Jackson v. United States, 258 F. Supp. 175 (N.D. Tex. 1966)

US District Court for the Northern District of Texas - 258 F. Supp. 175 (N.D. Tex. 1966)
August 17, 1966

258 F. Supp. 175 (1966)

Charles Edward JACKSON

Civ. A. No. 4-385.

United States District Court N. D. Texas, Fort Worth Division.

August 17, 1966.

*176 William Callaway, U. S. Asst. Dist. Atty., Fort Worth, Tex., for the Government.

Wallace Craig, Fort Worth, Tex., for Jackson.


BREWSTER, District Judge.

The petitioner's motion under 28 U.S. C.A. § 2255, seeking to vacate his conviction and sentence in this Court for sale of heroin in violation of 21 U.S.C.A. § 174, alleges two grounds: (1) The government knowingly used perjured testimony. (2) The petitioner's co-defendant, Hathman White, was permitted to plead guilty in the presence of the jury that tried petitioner.

The conviction was affirmed in Jackson v. United States, 5 Cir., 311 F.2d 686 (1963). A judgment denying petitioner's first Section 2255 motion to vacate, Jackson v. United States, D.C.Tex., 225 F. Supp. 53 (1964), was also affirmed. Jackson v. United States, 5 Cir., 339 F.2d 210 (1964).

The Court appointed mature, able and experienced counsel to represent the petitioner *177 in this proceeding. A pre-trial hearing and two evidentiary hearings, all without the petitioner being present, have been held. The Court has reached the conclusion that it is not necessary to bring the petitioner back for a further hearing, and that his present motion should be denied for the reason that it conclusively appears from the hearings already held that he could not be entitled to any relief.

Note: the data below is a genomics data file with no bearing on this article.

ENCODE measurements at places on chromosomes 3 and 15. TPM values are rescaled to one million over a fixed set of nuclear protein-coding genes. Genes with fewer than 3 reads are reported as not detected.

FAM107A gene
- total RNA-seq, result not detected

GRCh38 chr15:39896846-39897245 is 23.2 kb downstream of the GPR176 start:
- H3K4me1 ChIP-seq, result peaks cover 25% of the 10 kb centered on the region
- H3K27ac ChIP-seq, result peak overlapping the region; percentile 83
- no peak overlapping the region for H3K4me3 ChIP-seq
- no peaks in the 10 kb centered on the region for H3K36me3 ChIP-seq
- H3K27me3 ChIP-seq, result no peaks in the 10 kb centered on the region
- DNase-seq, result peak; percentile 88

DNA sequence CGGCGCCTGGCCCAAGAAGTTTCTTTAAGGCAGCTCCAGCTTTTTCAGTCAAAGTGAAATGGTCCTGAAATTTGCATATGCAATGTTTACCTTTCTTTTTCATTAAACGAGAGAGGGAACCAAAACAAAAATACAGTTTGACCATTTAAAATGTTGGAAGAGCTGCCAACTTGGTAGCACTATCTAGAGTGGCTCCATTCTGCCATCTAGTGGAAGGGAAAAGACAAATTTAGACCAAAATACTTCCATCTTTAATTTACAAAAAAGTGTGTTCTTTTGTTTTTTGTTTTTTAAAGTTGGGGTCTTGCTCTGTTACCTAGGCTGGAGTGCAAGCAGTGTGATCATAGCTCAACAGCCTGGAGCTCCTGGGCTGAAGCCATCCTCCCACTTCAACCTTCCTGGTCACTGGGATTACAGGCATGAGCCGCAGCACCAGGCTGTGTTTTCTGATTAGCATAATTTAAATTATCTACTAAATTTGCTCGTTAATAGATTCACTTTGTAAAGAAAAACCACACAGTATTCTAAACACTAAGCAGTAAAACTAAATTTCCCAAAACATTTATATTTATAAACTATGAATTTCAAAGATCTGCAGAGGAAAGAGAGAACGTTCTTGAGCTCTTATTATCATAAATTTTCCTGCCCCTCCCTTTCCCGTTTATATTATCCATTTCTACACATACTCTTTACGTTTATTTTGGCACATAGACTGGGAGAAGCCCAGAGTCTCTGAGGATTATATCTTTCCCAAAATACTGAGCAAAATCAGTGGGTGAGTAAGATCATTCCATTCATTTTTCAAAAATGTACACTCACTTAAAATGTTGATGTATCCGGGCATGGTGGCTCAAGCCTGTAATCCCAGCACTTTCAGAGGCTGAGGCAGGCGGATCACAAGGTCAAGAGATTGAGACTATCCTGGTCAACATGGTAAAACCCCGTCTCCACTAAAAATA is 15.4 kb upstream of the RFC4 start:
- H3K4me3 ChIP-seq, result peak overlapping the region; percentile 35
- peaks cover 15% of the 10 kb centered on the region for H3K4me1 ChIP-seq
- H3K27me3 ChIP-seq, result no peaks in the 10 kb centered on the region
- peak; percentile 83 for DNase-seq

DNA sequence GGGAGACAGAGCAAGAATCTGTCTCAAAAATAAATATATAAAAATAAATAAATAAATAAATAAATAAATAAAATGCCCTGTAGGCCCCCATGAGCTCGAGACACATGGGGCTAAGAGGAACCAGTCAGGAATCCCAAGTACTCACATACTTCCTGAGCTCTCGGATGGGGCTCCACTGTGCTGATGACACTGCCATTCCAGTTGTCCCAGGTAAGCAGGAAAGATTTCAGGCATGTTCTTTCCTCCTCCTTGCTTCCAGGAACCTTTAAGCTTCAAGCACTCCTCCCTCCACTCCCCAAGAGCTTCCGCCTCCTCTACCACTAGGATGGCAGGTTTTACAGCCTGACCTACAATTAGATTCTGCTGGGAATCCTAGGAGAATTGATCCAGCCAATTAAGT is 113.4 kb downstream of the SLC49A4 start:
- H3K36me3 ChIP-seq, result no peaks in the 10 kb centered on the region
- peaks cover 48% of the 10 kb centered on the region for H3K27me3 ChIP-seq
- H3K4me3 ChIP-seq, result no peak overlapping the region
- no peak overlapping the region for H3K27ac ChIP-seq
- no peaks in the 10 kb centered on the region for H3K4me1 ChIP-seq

The claim that White pleaded guilty in the presence of the jury that tried petitioner is not supported by the record. He and petitioner were jointly charged in one count of the four count indictment, and were put to trial jointly. A jury was selected and each one pleaded not guilty.[1] Court was then recessed for the day. On the next morning, before any further proceedings in the presence of the jury were had, counsel for White and the government informed the Court that White was going to change his plea to guilty on Count 3. The plea was thereupon taken, and the case against petitioner then proceeded to trial. All matters connected with White's plea of guilty occurred out of the presence and hearing of the jury, and the jury had no knowledge of the plea until counsel for the petitioner cross-examined White about it when he testified as a witness for the government.[2] These facts appearing *178 from the files and records conclusively show that this claim presents no ground for setting aside the petitioner's conviction for each of the following reasons: